1. She’s beautiful, Rich. It sounds like you’ve made a real match there. Welcome home, Brenda.


    Comment by Vicki — October 9, 2013 @ 5:20 am | Reply

  2. Congratulations! Blind dogs are amazing!


    Comment by Eileen — October 9, 2013 @ 5:45 am | Reply

  3. Welcome to Brenda! So few impaired animals are able to find homes that it is heartwarming to learn you have adopted her — and she you! Best wishes for years of happy family.

    This line of the post really resonated: “If we could, we would adopt several more, but until I win the lottery, we’ll stick with the three we have.”

    Oh yes. If we didn’t enforce a number limit, I would turn into one of those crazy ladies with hundreds of cats, all of us living in a tarpaper shack on tinned catfood. My dream has always been to win the lottery, buy a huge farm, and become a fully staffed shelter for all adandoned and abused domestic animals.

    On reality’s wages, we’ll settle for the four rescue cats and kittens.


    Comment by Carolyn — October 9, 2013 @ 6:14 am | Reply

  4. Congratulations on your new family member! Brenda is beautiful, and I love her name.

    Thank you for adopting rather than shopping. There are so many adoptable, homeless dogs (and cats) that it makes no sense to buy from pet stores or breeders. And for those who insist on a pure-bred dog, you just proved that many are available in shelters and breed-specific rescues. In addition to a local SPCA or humane society, is a great place to search.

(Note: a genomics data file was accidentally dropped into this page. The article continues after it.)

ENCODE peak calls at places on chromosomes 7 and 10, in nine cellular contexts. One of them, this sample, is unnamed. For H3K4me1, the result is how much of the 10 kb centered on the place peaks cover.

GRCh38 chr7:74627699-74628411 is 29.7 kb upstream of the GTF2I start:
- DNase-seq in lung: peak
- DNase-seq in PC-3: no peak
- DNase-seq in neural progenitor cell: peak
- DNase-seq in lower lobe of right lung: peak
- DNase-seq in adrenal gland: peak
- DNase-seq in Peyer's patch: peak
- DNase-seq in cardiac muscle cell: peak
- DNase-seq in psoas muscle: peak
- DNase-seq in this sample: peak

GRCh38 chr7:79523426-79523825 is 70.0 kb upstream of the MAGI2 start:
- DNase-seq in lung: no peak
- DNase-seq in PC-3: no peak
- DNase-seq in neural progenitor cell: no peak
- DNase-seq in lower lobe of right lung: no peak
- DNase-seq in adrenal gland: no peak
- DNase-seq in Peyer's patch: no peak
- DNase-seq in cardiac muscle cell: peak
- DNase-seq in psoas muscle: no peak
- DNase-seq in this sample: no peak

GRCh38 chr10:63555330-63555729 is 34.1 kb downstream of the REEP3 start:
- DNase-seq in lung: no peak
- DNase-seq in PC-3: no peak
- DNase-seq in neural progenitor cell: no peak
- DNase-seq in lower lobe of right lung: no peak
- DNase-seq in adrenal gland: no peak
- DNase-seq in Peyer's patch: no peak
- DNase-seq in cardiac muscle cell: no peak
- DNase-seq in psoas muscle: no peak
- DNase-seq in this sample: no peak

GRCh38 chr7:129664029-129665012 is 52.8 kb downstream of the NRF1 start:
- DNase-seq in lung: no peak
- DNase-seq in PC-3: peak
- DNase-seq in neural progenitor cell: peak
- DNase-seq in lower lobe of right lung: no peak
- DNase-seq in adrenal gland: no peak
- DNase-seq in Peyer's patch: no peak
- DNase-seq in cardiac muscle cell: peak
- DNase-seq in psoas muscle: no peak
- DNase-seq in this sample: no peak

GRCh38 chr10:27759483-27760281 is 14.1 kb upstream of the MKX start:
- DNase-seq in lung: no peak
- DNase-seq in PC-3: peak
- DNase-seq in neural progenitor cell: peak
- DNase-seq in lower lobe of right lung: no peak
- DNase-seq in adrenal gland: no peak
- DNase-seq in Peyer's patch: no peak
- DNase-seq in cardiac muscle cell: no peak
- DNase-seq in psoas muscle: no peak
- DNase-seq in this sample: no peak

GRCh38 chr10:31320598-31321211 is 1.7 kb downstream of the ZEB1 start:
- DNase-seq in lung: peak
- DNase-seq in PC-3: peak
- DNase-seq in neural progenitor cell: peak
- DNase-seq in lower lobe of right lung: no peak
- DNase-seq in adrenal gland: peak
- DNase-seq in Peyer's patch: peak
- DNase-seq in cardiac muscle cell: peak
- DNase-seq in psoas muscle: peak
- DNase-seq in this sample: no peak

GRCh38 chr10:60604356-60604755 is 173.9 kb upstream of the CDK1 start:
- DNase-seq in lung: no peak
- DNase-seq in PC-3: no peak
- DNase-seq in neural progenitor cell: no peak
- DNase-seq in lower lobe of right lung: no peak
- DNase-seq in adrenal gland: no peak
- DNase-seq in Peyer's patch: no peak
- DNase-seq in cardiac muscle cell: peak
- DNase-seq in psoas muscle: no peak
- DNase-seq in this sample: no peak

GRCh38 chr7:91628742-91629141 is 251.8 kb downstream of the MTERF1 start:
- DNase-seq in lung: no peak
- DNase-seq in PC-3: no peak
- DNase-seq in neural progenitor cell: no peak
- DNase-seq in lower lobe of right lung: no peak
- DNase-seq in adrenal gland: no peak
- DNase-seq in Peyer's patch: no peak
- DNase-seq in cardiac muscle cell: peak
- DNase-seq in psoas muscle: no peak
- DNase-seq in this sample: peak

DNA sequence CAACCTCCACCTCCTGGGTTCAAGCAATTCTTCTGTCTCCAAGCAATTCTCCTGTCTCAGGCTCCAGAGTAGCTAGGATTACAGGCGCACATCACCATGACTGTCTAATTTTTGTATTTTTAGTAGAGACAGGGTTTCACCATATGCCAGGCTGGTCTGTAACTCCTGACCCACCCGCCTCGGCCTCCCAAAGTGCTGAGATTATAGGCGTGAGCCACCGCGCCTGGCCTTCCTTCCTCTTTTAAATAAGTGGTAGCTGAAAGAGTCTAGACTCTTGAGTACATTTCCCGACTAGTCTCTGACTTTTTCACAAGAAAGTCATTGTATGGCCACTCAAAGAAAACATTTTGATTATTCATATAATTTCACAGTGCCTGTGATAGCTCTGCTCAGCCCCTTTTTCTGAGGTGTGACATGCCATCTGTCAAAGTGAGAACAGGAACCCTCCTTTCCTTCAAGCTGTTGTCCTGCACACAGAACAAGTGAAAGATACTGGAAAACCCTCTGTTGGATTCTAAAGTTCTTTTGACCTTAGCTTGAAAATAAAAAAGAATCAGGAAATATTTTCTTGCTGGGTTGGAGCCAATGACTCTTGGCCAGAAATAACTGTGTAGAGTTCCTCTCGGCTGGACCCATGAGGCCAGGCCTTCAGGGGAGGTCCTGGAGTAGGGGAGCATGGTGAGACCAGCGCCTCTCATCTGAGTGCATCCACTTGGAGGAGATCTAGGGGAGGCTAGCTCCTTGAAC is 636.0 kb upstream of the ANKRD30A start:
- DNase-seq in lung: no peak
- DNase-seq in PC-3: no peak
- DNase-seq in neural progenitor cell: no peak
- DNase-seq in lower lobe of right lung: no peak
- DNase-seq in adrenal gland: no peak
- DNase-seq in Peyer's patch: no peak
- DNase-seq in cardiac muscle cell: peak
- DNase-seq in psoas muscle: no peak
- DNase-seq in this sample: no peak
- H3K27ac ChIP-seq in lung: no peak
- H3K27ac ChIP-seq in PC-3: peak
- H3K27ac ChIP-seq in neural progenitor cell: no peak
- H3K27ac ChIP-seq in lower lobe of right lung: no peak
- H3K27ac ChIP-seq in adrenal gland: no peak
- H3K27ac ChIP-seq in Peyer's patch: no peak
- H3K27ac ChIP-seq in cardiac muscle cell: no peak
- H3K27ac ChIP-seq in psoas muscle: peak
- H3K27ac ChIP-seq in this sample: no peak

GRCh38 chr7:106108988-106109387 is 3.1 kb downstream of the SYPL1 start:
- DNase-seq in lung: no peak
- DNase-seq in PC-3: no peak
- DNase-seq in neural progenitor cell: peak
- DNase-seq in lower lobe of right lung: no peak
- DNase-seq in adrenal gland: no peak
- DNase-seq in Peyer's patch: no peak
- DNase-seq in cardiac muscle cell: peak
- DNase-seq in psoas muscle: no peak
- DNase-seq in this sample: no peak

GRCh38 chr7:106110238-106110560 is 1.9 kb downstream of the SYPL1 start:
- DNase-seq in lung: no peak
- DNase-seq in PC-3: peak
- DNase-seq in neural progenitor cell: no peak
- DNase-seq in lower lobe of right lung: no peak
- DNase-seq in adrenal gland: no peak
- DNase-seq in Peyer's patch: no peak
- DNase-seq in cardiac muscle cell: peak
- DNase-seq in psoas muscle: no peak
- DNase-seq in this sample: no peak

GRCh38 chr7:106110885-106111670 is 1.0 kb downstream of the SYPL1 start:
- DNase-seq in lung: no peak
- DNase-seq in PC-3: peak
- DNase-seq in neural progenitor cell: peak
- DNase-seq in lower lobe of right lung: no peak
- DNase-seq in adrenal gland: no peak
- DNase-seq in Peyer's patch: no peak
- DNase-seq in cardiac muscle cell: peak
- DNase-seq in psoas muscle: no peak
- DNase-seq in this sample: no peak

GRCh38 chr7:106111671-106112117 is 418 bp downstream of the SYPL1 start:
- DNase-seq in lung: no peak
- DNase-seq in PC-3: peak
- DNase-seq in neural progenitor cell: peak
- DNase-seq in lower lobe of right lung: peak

Comment by Bobbi — October 9, 2013 @ 8:42 am | Reply

  5. Oh, she’s a sweetie! I hope you like having all the furniture in its present location. 🙂 Congratulations. (The rule I’ve heard for adopting dogs is that you should have no more dogs than adult hands in the household. so you’re good!)


    Comment by Amy J. Schneider — October 9, 2013 @ 9:09 am | Reply

  6. Thanks for writing about your lovely dogs–and posting photos! I agree with you about pets brightening our days. My cats (both rescues) are wonderful company in my home office.


    Comment by Katharine Wiencke — October 9, 2013 @ 9:43 am | Reply

  7. Worked from home today, and my “girls,” Cookie and Ruthie (dog and cat), were good company. Appreciate that you have a big heart to adopt a pet with a disability. Brenda is very pretty and sounds like a smart and friendly girl. We have been approved to adopt a senior lab as a companion for me and Cookie.


    Comment by Francine — October 9, 2013 @ 2:21 pm | Reply

  8. Thanks for sharing so much more than brilliant ideas about editing and the business of editing. (I’m glad you share those, too.)


    Comment by Camille DeSalme — October 9, 2013 @ 6:49 pm | Reply

  9. Since, it seems, editors are a different breed, does Brendy and friends know their ques and Ps?


    Comment by Alan J Zell — October 9, 2013 @ 8:29 pm | Reply

  10. Brenda is lucky to have found such a wonderful home. Congratulations!


    Comment by Karen — October 9, 2013 @ 8:40 pm | Reply